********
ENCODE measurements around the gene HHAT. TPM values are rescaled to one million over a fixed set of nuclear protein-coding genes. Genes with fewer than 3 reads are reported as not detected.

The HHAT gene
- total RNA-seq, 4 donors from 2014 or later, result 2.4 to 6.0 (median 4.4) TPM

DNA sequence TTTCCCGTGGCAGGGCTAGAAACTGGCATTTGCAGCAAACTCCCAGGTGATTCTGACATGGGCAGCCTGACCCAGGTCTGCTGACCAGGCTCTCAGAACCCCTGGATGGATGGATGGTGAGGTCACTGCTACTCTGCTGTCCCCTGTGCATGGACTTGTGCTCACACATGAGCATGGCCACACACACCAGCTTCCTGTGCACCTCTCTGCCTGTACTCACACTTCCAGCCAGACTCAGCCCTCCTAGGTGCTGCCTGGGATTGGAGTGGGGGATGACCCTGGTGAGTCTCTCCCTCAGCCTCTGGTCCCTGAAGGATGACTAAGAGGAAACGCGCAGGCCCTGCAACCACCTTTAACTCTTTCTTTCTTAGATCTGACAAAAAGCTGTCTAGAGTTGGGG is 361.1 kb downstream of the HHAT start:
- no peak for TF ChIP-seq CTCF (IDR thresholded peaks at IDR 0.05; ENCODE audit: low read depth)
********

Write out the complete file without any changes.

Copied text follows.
ENCODE measurements around the gene HHAT. TPM values are rescaled to one million over a fixed set of nuclear protein-coding genes. Genes with fewer than 3 reads are reported as not detected.

The HHAT gene
- total RNA-seq, 4 donors from 2014 or later, result 2.4 to 6.0 (median 4.4) TPM

DNA sequence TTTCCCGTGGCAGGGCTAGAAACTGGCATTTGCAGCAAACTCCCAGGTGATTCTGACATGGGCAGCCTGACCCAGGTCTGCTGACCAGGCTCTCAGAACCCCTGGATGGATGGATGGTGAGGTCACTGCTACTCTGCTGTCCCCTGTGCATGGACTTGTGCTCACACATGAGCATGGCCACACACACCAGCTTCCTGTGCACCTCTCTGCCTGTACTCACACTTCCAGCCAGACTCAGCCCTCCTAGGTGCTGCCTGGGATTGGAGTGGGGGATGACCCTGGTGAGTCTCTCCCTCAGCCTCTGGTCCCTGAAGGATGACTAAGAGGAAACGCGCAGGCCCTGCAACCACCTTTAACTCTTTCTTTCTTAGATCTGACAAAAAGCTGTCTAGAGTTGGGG is 361.1 kb downstream of the HHAT start:
- no peak for TF ChIP-seq CTCF (IDR thresholded peaks at IDR 0.05; ENCODE audit: low read depth)